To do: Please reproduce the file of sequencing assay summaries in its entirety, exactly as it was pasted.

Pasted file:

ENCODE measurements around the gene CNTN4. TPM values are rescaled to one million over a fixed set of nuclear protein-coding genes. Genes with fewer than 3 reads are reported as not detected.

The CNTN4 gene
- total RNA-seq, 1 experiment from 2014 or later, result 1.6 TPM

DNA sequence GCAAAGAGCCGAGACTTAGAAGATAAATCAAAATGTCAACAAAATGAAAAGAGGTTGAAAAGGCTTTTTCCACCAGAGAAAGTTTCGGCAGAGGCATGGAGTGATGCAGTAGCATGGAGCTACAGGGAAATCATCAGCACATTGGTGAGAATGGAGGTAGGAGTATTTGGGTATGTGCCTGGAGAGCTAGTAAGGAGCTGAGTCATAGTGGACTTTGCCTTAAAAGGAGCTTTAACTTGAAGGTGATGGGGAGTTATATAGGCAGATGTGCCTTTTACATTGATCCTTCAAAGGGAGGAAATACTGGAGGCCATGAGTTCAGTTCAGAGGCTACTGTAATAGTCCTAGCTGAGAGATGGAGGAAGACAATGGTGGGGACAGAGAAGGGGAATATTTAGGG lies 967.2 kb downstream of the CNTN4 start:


ENCODE measurements around the gene CNTN4. TPM values are rescaled to one million over a fixed set of nuclear protein-coding genes. Genes with fewer than 3 reads are reported as not detected.

The CNTN4 gene
- total RNA-seq, 1 experiment from 2014 or later, result 1.6 TPM

DNA sequence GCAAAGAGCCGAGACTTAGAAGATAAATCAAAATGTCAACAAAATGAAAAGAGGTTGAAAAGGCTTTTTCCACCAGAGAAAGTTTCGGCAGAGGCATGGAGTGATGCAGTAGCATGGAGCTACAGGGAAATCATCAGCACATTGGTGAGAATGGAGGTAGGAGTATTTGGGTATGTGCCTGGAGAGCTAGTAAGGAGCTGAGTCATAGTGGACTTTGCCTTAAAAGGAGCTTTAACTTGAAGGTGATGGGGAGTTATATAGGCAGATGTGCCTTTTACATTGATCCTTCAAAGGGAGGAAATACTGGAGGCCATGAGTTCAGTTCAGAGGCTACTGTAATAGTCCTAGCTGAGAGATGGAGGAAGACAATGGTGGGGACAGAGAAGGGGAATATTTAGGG lies 967.2 kb downstream of the CNTN4 start: